Editor-in-chief of ERR’s Russian-language TV channel ETV+, Darja Saar, said in an interview published on Monday that the Language Act demanded that all of their programs broadcast live be made available with direct Estonian-language interpretation, which cost an unreasonable amount of money.
In detail, the issue concerns the channel’s talk shows, which by law need to be made available in the state language, which is Estonian. For otherwise popular programs like the channel’s morning show, this was a problem, Saar said in her interview with ERR’s Russian-language online news.
“Nobody needs the synchronous translation, but to discontinue it it would be necessary to change the law. But all politicians I’ve talked to about this topic, have interpreted this as an attempt to introduce Russian as a national language,” Saar said.
The channel has an annual budget of €400,000 earmarked for translation. The interpretation services for its live broadcasts makes up a significant amount of this money.
For the same amount they could continue an existing show, and in addition add another political program, Saar added. “But we keep to the law. I hope everybody is happy,” she remarked.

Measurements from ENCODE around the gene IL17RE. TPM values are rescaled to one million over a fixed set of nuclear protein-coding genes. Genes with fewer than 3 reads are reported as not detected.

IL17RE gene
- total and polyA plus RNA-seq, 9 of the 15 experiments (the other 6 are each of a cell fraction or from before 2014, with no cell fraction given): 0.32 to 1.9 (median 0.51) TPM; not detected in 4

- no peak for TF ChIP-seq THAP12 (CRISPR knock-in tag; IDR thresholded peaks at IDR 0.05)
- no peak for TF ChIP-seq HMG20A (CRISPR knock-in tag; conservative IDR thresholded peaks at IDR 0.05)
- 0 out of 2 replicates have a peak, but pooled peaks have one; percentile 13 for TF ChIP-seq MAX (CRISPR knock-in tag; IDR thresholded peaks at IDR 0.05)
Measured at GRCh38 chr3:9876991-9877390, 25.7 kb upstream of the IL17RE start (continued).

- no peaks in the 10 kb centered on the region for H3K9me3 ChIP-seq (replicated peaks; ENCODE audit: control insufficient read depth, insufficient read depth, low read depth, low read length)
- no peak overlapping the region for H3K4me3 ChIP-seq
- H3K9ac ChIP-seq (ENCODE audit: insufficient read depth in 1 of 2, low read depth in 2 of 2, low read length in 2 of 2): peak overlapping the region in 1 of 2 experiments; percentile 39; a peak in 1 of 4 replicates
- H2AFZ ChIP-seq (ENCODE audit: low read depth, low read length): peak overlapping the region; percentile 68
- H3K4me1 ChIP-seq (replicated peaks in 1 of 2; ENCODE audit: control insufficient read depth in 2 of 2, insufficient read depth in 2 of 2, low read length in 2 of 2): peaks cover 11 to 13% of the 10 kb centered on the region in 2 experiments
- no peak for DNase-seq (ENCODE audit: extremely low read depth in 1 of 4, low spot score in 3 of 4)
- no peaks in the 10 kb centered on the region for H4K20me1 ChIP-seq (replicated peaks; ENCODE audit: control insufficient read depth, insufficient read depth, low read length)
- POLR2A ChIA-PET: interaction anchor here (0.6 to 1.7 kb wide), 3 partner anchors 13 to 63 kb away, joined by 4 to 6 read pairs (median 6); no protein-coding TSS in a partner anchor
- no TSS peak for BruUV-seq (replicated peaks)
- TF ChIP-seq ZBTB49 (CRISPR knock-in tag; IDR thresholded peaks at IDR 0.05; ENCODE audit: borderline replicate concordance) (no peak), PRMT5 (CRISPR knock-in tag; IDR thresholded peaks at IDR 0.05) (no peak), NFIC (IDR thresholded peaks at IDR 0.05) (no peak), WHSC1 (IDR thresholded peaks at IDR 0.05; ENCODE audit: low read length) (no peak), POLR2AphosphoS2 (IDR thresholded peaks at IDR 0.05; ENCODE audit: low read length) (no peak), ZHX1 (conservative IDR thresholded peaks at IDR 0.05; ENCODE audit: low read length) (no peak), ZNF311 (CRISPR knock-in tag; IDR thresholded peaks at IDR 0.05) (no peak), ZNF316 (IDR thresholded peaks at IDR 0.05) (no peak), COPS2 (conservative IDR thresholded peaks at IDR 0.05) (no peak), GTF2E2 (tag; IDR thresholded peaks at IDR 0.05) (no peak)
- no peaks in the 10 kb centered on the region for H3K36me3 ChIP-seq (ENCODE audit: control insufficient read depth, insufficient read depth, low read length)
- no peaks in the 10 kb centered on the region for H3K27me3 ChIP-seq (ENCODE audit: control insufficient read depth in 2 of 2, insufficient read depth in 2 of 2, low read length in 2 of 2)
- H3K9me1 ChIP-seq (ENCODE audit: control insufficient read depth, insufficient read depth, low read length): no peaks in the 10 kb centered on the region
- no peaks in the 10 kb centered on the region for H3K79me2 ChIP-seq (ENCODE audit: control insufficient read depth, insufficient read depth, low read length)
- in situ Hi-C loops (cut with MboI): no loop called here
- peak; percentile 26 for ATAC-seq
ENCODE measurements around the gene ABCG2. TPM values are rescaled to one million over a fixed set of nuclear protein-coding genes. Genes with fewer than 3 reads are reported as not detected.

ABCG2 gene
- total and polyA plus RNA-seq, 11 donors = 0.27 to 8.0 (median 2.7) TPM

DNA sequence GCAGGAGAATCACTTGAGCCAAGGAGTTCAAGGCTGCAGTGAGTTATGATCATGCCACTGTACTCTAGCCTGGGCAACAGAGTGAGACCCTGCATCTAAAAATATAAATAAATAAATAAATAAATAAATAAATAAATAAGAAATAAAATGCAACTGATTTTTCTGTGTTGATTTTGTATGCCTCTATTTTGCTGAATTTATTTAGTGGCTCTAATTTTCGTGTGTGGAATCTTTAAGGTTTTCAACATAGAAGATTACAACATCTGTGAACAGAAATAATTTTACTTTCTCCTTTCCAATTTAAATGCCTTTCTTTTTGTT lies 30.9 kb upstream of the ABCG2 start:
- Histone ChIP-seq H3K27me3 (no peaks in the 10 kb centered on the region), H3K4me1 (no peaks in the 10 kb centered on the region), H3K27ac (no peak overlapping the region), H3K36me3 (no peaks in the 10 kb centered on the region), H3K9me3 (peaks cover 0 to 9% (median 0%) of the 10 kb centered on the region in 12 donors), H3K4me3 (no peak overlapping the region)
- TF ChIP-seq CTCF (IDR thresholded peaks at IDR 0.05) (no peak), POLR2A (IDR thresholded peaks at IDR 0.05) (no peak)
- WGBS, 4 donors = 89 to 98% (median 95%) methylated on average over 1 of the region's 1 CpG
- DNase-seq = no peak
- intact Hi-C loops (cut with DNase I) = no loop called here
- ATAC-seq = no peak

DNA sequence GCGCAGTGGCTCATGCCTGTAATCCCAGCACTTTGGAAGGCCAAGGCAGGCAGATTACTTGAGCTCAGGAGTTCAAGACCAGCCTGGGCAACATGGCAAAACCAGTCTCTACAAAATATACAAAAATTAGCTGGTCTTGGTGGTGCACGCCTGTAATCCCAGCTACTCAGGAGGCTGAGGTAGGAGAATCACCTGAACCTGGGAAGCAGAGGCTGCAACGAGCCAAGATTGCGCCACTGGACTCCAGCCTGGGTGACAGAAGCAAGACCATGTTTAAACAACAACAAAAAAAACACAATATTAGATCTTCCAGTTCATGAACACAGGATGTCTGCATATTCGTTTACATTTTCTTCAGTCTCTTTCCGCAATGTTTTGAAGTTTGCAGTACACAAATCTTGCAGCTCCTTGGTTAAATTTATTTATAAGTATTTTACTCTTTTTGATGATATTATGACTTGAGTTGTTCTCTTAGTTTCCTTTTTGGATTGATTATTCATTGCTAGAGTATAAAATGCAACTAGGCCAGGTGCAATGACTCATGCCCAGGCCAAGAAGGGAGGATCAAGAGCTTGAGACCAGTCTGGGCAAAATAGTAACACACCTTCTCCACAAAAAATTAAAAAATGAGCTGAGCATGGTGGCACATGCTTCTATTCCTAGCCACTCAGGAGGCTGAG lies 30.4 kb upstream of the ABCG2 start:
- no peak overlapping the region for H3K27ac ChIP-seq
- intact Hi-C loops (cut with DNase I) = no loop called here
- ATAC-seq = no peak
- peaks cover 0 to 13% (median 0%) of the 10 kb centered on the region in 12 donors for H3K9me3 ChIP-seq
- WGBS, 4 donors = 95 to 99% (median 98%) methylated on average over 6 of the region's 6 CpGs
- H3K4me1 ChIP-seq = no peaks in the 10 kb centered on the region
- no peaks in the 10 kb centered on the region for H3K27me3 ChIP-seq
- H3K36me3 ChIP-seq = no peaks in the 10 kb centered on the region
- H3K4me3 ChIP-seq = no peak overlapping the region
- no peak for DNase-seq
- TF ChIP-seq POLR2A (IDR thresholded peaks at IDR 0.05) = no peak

According to the editor, the programs run with synchronous translation into Estonian weren’t popular with the audience. People changed the channel as soon as one of them started. The station had been getting questions, with viewers asking how to switch the synchronous translation off, and ETV+ then had to explain to viewers how to operate their TVs, Saar said.
Members of ERR’s management have raised the question with politicians as well, saying that independently from the budget, the usefulness of the direct interpretations of ETV+ live shows into Estonian was questionable.
The Language Act requires all TV shows broadcast in Russian on ETV+ to have Estonian subtitles, and all live broadcasts to be made available with direct interpretation into Estonian. Other Russian-language channels don't have the same restriction.
Editor: Editor: Dario Cavegn